Local photographer Kevin B. Moore took this portrait from his favorite vantage point, the Baltimore Museum of Industry. “There are some great foreground elements like tugboats and decaying piers and pilings,” he says. “I love the way the golden-hour light hits the letters just before the neon lights come on.” In post-processing, he superimposed a “gritty canvas texture” to the original image. “As a nod to Baltimore’s industrial past,” he says. “We’re still a gritty city at heart, which is one of the reasons I love Baltimore.” - KEVIN B. MOORE / PHOTOGRAPH
Domino Papercut
Local artist Annie Howe uses Baltimore as a constant source of inspiration for her legendary papercuts. Be it the Bromo Seltzer Arts Tower or a tiny arabber cart, she meticulously cuts away tiny pieces until these iconic landmarks and design elements are revealed. “I started adding the Domino Sugars sign to my pieces a few years back,” she says. “It always draws a smile from locals and tourists alike.” - ANNIE HOWE / PAPERCUT
Domino Screen
Ever since she was a child, Baltimore native Anna Pasqualucci has loved the city’s folk art tradition of window-screen painting. “It is as unique to our city as steamed crabs, Natty Boh, and the Domino light shining over the harbor,” she says. “People have commissioned me to paint this beloved landmark on their own house window screens and as outdoor art. You can’t get more Baltimore than that.” - ANNA PASQUALUCCI / SCREEN PAINTING
Monica Amneus
A native of suburban Phoenix, Ariz., Monica Amneus fell in love with Baltimore while attending the Maryland Institute College of Art. “It had this industrial quality to it that was so foreign yet so intoxicating to me,” she says of the city. “I love the old buildings, the ships in the harbor, and the history of the companies like Domino that made Baltimore their home.” - MONICA AMNEUS / ILLUSTRATION
Jct Domino Sugar 081
Baltimore contributing photographer Justin Tsucalas captured this shot at the edge of Living Classrooms. “I noticed the awesome orange glow of the sign reflecting on the water, and while it was just past dusk, there was still some soft ambient light in the sky to bring out the blue tones of the water,” he says. “The sailboat was just one of those lucky extras. I never even noticed the men working on it until today.” - JUSTIN TSUCALAS / PHOTOGRAPH
Domino Stationary
The Domino Sugars sign has a special place in Kari Miller’s heart. “On the first date with my now husband, we spent hours at the edge of the water, talking and taking in the Domino Sugars sign,” she says. “I used to joke that I ‘owned’ the sign, since I spent so much time looking over the harbor at it during my first several years in Baltimore.” - KARI MILLER / LETTERPRESS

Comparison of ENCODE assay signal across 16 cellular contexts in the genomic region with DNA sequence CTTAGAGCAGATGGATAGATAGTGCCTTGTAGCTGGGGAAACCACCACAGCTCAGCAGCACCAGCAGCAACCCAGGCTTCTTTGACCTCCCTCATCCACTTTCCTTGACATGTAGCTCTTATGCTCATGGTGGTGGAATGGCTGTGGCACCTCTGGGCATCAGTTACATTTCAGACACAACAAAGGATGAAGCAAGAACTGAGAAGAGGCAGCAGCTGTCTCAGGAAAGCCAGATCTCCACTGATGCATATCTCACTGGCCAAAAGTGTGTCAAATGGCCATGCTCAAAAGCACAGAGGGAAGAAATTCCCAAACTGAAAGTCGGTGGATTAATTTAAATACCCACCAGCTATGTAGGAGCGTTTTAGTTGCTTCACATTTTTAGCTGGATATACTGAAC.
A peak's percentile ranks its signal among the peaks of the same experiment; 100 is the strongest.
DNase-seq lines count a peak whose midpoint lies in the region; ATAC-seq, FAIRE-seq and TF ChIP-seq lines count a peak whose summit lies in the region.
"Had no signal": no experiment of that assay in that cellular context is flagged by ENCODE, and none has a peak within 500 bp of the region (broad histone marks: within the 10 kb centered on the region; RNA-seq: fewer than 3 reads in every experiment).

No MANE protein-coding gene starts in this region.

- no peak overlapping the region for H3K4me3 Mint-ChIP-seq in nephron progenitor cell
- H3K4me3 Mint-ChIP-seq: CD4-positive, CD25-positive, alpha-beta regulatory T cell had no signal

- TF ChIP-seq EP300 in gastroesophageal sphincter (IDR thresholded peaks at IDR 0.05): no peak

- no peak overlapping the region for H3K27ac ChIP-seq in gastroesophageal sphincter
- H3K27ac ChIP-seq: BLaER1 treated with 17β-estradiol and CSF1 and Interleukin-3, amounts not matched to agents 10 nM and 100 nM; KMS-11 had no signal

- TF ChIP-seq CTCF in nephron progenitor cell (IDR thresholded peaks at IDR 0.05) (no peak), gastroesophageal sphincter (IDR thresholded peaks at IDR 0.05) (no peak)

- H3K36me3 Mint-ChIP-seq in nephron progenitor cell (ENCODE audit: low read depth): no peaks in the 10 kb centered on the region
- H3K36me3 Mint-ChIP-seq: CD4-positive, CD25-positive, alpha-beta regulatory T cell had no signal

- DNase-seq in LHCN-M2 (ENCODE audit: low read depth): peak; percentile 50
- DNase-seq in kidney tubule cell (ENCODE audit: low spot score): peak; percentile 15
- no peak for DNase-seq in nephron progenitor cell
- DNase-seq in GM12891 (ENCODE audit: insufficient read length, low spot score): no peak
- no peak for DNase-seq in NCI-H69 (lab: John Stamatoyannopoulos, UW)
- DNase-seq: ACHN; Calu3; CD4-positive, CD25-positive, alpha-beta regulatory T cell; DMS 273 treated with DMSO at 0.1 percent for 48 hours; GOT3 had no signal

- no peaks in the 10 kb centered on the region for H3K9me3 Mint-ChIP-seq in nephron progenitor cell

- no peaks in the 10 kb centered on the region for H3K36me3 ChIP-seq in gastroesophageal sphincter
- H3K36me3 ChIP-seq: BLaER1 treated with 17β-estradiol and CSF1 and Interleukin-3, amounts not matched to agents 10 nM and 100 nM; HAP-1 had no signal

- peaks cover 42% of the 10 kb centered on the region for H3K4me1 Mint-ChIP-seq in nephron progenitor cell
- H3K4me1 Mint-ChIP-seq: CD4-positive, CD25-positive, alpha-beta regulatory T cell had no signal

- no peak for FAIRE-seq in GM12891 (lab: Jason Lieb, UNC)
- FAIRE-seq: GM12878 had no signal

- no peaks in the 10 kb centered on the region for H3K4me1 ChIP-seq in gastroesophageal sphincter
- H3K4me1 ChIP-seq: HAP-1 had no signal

Domino Lauren Preller
Known for her captivating takes on Baltimore icons like Cross Street Market, Cafe Hon, and Roland Park, this local mixed media artist is no newbie to the Domino Sugars sign. “The original photograph came from a client who two pieces of art for her new home,” Preller says. “She had recently gone through a difficult divorce, but the landmark always made her feel like home. It was especially significant because, when she ended her marriage, she went down to the waterfront overlooking Domino and threw both rings into the water. It was a symbolic moment of ending and starting a new life.” - LAUREN PRELLER / SCREEN PRINT
Catherine Dolch
This illustration first started as a wedding gift for Catherine Dolch’s close friends who were married in Federal Hill, “but it evolved into something more a long the lines of street art, so I gave them a difference piece,” she says. “It is a mix of watercolor, pen and ink, and Copic marker, and I chose the darker color scheme to allow purple and black to be a little nod to the football team.” - CATHERINE DOLCH / ILLUSTRATION
Gary Godbey Hey Sugar3
As a Kentucky transplant, Gary Godbey has lived in Baltimore for 10 years. “The Domino Sugars sign resonates with the Baltimore community as a symbol of longstanding tradition, having survived the test of time,” he says. “Even in periods of turmoil in the city, the sign has been a reminder of strength and longevity.” To him, it embodies its location below the Mason-Dixon line and the approachable feel of Charm City. “‘Sugar’ was a word I heard often growing up, and Baltimore has more similarities to the south than one might think. There’s an overwhelming sense of community.” - GARY GODBEY, PHOTOGRAPH AND SET TYPE